The Truth about Muhammad Ali

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Published on: June 13, 2016

Thousands gathered in the streets of Louisville, Kentucky, last week to pay their final respects to Muhammad Ali. Bill Clinton, Billy Crystal, Will Smith and others attended Ali’s memorial and canonized him as a great “civil-rights icon.”

The media have been lying about Ali’s record for the past 50 years. Their efforts to rewrite history and falsify the man’s past are disgraceful.

Born Cassius Marcellus Clay Jr. in Louisville, Kentucky, Muhammad Ali was raised in a middle-class, two-parent family. But there was something awfully wrong that made him deny his racially mixed heritage, betray his close friend Malcolm X, turn his back on his country and embrace a radical, anti-white, anti-Christian belief.

Hated his white side

As I write about in my book, “The Antidote: Healing America from the Poison of Hate, Blame, and Victimhood,” Malcolm X made one convert whose fame would outshine his own. Under Malcolm’s influence, Muhammad Ali made a great show of his blackness, but to prove it, Ali disowned his white great-grandparents. “If slaveholder Clay’s blood came into our veins along with the name,” he said, “it came by rape and defilement.”

Ali was just echoing the Nation of Islam, or NOI, boilerplate. Ali’s mother, Odessa Clay, was born a Grady. Her grandfather was an open-minded Irishman who married her grandmother Dinah after the Civil War. There’s no evidence anyone was raped. Odessa’s other grandfather, Tom Moorehead, had a white father and a black mother. He had fought on the Union side in the Civil War.

Betrayed Malcolm X

Muhammad Ali was a confused young man. There was a price he had to pay to join the NOI, and that was to betray Malcolm X when the NOI turned against him.

This is a story that no one tells during Black History Month. That betrayal “hurt Malcolm more than any other person turning away from him that I know of,” Betty Shabazz, Malcolm’s wife, told Ali’s biographer, Tom Hauser. The reason was that Malcolm alone among the NOI crew had backed Ali before he became a champ.

When the death threats against her husband grew serious, Shabazz begged Ali to call off the dogs. “You see what you’re doing to my husband, don’t you?” she asked him. Ali raised his hands in the air and said, “I’m not doing anything to him.”

During his 10 years with the NOI, Ali did whatever his masters told him to do.

Turned his back on America

Ali claimed in his autobiography that, upon his return from the Rome Olympics, he threw his gold medal into the Ohio River after he and a friend were refused service at a “whites-only” restaurant and fought with a white gang.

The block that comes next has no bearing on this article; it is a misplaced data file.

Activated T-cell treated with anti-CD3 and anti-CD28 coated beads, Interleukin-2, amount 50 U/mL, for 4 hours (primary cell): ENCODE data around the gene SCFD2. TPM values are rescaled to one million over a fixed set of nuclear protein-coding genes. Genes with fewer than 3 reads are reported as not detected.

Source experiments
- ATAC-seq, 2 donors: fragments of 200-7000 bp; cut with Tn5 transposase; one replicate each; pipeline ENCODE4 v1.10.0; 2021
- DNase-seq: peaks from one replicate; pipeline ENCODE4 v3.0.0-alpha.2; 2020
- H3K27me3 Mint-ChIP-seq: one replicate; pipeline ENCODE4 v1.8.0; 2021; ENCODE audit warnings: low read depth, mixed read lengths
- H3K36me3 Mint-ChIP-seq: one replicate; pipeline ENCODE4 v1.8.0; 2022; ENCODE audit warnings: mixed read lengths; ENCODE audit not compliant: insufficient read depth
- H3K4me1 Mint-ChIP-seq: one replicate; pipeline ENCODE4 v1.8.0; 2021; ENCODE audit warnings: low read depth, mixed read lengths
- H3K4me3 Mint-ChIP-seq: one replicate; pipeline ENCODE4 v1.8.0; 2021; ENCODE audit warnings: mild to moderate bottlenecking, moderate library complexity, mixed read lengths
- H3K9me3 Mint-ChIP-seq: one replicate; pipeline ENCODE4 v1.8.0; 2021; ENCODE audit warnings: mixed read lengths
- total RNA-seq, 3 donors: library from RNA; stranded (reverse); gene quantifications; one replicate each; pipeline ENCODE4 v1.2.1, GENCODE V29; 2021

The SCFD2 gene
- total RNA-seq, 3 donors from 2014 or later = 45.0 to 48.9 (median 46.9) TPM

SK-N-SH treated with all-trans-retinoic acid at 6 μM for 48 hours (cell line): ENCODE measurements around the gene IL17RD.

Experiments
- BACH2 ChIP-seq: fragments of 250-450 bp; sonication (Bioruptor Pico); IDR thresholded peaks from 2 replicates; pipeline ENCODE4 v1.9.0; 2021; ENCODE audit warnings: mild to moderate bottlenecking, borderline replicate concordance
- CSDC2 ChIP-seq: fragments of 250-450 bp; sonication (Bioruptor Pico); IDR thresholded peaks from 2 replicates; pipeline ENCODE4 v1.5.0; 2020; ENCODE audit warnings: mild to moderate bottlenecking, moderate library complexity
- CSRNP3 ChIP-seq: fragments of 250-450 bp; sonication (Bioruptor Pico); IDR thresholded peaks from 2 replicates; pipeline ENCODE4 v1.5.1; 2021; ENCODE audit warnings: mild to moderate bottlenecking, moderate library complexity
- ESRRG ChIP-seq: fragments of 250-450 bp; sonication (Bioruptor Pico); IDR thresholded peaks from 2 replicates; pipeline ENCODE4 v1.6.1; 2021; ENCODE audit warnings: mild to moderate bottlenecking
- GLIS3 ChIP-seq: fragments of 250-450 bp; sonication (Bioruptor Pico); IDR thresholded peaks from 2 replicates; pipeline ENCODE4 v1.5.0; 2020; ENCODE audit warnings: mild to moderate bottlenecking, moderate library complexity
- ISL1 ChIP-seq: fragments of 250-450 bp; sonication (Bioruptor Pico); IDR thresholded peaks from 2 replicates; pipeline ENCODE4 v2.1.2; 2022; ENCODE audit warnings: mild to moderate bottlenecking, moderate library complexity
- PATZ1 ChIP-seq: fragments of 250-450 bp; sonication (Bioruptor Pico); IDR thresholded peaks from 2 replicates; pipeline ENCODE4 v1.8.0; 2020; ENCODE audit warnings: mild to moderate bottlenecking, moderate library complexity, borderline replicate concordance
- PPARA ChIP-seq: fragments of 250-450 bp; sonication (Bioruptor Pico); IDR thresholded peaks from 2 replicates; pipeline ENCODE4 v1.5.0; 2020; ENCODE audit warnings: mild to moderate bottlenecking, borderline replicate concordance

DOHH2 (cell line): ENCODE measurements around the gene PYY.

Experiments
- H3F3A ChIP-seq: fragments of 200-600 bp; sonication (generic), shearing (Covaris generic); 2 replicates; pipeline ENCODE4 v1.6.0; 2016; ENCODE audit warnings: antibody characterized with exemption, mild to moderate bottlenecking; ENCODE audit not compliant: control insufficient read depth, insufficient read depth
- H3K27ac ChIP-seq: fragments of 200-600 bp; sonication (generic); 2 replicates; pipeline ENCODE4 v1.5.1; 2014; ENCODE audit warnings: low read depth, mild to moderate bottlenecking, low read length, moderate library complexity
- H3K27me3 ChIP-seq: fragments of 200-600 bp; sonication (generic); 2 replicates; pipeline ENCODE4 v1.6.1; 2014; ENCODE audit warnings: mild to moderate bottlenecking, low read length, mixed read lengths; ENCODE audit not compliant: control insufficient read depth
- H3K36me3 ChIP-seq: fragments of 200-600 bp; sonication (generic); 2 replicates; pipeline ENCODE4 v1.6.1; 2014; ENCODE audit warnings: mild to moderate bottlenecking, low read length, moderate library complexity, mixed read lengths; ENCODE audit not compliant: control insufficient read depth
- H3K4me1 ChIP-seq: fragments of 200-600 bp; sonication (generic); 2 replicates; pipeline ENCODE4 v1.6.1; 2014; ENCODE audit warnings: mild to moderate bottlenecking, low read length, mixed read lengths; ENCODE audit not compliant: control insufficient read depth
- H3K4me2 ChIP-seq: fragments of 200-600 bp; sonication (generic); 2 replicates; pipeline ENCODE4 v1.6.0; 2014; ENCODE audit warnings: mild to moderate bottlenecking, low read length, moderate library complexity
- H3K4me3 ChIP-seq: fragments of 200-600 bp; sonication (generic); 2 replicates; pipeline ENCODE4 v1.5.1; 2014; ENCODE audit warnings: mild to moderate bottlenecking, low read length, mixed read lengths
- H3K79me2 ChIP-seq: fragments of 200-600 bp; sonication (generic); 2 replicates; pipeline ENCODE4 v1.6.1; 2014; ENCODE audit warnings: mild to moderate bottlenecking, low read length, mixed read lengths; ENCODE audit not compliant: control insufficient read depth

And as thousands of young American soldiers were fighting against the Communists in Vietnam, Ali hid behind his religion and refused to serve in the U.S. Army. He angered many Americans after claiming, “I ain’t got no quarrel with those Vietcong.”

Insecure about his ‘blackness’

Ali’s racially mixed family tree made him insecure about his “blackness,” so he humiliated boxing legend Joe Frazier, and reveled in his own imaginary blackness at Frazier’s expense. Young whites, who embraced Ali after he evaded the draft, somehow painted Ali as the authentic black champion, this despite the fact that Ali had two white great-grandparents. With Ali’s encouragement, the media painted Frazier as an Uncle Tom, a white man’s black man. These taunts stung Frazier worse than all the punches he ever took.

“[Ali] set out to cut me down, and hurt me,” Frazier wrote in his autobiography, “the only way he knew how – with his lying, jiving mouth.” Frazier knew he’d led a “blacker” life than Ali. The 12th child of a one-armed sharecropper, he had darker skin, proud Gullah roots, a black manager and trainer and an integrated management team. “I grew up like a black man – he didn’t,” Frazier told Sports Illustrated. “I cooked the liquor. I cut the wood. I worked the farm. I lived in the ghetto.” Frazier could never understand why the media had turned on him. “He had a white man in the corner and those rich plantation people fund him,” Frazier wrote of Ali. “A white lawyer kept him out of jail. And he’s going to Uncle Tom me?”

Celebrity praise doesn’t change the truth about Ali’s past. Because Ali protested against the Vietnam War and embraced Islam, the liberal media see him as a hero. They see themselves as “change agents” at the forefront of a cultural revolution. It’s apparent in every subversive idea they promote.

Ali was one of the first high-profile Americans to announce he was a Muslim, and he changed his name in 1964. Rather than showing Islam for the violent and oppressive political system that it is, media coverage of Ali’s funeral deceitfully portrayed it as a “religion of peace.”

Muhammad Ali’s true story needs to be told, and those who’ve spent the last 50 years painting a false image of the man to promote their own twisted worldview need to be exposed.

On Saturday, June 18, Rev. Jesse Lee Peterson’s nonprofit organization, BOND, is hosting its “Seventh Annual Conference on Fatherhood and Men” in Los Angeles. For more information and to RSVP, click here.

Order Rev. Jesse Lee Peterson’s book, “The Antidote: Healing America from the Poison of Hate, Blame, and Victimhood.”

Article posted with permission from Jesse Lee Peterson.

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